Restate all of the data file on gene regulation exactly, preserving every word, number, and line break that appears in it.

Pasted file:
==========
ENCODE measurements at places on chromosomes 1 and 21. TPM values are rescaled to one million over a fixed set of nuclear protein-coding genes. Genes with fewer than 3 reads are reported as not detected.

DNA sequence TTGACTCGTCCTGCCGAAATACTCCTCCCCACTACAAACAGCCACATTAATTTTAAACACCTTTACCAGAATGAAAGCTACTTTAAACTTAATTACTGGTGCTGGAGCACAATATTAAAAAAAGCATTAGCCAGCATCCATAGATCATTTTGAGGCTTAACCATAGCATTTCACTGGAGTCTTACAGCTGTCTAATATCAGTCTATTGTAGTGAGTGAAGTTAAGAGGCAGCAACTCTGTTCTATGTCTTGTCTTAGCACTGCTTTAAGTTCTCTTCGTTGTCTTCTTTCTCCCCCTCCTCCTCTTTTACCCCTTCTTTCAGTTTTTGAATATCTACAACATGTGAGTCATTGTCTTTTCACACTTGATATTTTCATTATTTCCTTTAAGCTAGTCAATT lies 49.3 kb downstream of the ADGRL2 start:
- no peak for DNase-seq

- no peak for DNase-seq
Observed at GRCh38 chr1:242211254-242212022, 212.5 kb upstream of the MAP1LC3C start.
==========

ENCODE measurements at places on chromosomes 1 and 21. TPM values are rescaled to one million over a fixed set of nuclear protein-coding genes. Genes with fewer than 3 reads are reported as not detected.

DNA sequence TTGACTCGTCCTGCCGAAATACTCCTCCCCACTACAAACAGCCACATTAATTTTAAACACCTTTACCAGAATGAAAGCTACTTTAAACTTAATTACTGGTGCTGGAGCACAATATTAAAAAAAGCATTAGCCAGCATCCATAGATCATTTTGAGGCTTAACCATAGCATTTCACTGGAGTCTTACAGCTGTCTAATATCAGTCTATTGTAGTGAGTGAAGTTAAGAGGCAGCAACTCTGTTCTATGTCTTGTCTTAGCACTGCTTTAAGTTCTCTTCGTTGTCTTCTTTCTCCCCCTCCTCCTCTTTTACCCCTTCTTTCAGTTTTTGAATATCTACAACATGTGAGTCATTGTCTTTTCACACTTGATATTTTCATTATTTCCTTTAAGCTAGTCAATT lies 49.3 kb downstream of the ADGRL2 start:
- no peak for DNase-seq

- no peak for DNase-seq
Observed at GRCh38 chr1:242211254-242212022, 212.5 kb upstream of the MAP1LC3C start.